The Ingram MAC-10 (M10) was a short-lived, compact submachine gun initiative seeing limited production and equally-limited action across the globe. While introducing some impressive and interesting concepts, the weapon system failed to materialize as a serious contender within the established submachine market and was soon overtaken by other factor out of her control. The weapon system was not helped by the American military's decision to pass on full production orders and her future was ultimately decided for her with the collapse of her host company, Military Armament Corporation (MAC - hence the "MAC-10" designation). Despite the widely-accepted designation of "MAC-10", the submachine gun was officially marketed as the "M10" and the former identifier was never used in any official capacity. However, it has since become universally accepted as the "MAC-10" and nothing more.
Design of the MAC-10 began as early as 1964 by Gordon B. Ingram. Ingram was a former associate at the Police Ordnance Corporation before leaving to develop the MAC-10. He partnered with Mitchell Werbell III, a former OSS and CIA operative and founder of SIONICS (Studies In the Operational Negation of Insurgents and Counter-Subversion) - a firm centering on the development and sales of firearm-capable suppressors and silencers and their partnership produced the Military Armament Corporation (MAC). Their joint venture and flagship product was to become the MAC-10 with the ultimate hope being quantitative sales to the US military during the ongoing Vietnam War.
To the casual observer, the MAC-10 showcased a design not unlike the Israeli-made UZI series (as well as other submachine guns that have mimicked this general design layout). The submachine gun was characterized by a rectangular receiver fitting a simple straight pistol grip that doubled as the magazine feed. There was a rounded-rectangle trigger ring ahead of the pistol grip and below the forward portion of the receiver. The safety catch was set to the right of the trigger guard. Construction was of steel stampings and the bolt was of a wrap-around - or telescoping - design, essentially "wrapping around" the barrel and allowing the MAC-10 to achieve such a short receiver length and thus remain a compact weapon system. These design elements made for a steady gun platform, concentrating the firing action balance just over the pistol grip. The cocking handle was situated along the stop of the receiver and accessible by either hand. Interestingly, there was a notch cut through the handle to ensure an unfettered line-of-sight between the operator, the weapon and his target. The cocking handle also doubled as a safety for it could be turned in a 90-degree action to lock the bolt and serve as a visual indicator that the weapon was made safe and unready to fire. The firing action was accomplished through an open bolt, blow-back operated design. A rather large ejection port opening was fitted along the right side of the receiver, corresponding to the placement of the magazine beneath it. A short sling could be attached to a hook at the front panel of the receiver.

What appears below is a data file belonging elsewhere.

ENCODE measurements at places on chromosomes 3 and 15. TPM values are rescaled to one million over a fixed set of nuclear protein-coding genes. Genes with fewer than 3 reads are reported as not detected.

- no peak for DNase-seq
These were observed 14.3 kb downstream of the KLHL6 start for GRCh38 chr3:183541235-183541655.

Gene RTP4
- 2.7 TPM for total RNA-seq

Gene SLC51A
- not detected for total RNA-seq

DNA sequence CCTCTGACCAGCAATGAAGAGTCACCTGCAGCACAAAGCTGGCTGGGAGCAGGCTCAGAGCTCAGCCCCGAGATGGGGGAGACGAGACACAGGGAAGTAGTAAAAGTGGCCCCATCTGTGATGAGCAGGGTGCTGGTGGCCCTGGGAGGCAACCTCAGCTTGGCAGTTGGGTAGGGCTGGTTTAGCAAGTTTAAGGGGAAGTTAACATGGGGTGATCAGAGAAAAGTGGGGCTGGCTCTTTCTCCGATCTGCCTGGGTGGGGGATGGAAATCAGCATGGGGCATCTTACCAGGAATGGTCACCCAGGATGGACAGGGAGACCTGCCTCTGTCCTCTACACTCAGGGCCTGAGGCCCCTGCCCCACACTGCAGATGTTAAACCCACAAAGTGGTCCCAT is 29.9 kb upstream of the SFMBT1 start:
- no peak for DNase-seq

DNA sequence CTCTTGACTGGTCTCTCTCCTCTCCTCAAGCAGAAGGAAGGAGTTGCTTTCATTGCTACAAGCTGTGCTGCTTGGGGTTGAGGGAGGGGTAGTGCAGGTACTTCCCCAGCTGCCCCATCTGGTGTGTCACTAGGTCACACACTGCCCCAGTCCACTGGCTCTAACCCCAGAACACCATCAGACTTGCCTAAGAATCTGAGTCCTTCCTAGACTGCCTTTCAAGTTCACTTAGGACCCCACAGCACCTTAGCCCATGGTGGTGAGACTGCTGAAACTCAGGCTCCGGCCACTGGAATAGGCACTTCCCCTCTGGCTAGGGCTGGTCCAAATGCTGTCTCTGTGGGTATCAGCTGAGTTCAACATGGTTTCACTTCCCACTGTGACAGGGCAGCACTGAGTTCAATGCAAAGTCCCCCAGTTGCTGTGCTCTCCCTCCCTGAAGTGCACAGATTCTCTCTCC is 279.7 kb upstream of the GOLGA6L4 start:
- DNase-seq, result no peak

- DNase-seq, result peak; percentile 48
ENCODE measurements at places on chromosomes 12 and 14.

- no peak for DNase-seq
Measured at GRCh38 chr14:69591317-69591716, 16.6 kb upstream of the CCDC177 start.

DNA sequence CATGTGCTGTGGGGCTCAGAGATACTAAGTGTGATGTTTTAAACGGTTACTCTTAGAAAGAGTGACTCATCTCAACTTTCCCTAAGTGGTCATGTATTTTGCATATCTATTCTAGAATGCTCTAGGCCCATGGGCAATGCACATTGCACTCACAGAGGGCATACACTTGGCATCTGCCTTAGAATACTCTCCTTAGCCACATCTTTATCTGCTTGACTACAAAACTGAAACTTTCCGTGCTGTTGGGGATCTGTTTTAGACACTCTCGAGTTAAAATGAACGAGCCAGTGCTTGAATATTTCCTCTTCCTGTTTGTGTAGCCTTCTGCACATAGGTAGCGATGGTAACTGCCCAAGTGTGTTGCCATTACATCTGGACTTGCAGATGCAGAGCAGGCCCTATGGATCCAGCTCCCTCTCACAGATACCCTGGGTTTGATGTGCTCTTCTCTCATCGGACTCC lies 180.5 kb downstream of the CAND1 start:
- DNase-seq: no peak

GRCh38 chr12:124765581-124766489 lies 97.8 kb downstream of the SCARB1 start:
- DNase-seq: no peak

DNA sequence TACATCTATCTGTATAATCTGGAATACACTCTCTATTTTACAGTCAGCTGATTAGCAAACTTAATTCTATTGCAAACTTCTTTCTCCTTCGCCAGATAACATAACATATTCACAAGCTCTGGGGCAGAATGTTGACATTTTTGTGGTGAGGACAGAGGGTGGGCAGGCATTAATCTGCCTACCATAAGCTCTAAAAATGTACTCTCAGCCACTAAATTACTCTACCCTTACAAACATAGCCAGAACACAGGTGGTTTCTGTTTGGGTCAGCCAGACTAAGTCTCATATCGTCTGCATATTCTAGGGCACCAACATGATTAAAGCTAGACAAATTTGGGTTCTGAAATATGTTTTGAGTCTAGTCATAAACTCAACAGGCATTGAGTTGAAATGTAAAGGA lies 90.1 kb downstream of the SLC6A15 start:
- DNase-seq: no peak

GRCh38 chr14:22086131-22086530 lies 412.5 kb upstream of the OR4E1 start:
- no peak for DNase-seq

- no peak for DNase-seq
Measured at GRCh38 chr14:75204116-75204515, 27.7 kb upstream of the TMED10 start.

The base MAC-10 model was chambered to fire the powerful man-stopping .45 ACP cartridge and could do so by way of a 30-round detachable box magazine. Muzzle velocity was rated at 919 feet per second with the heavy bullet and rate-of-fire was an impressive 1,145 rounds per minute. The removable wire stock was fully collapsible to allow for an ever more compact design. Overall length was 1 foot, 9.6 inches with the stock extended but the system could maintain an incredible length of just 10.7 inches with the stock completely removed. The length was increased to 2 feet, 7.4 inches with the addition of the sound suppressor (detailed below). Unloaded weight registered at 2.84 kilograms sans the suppressor.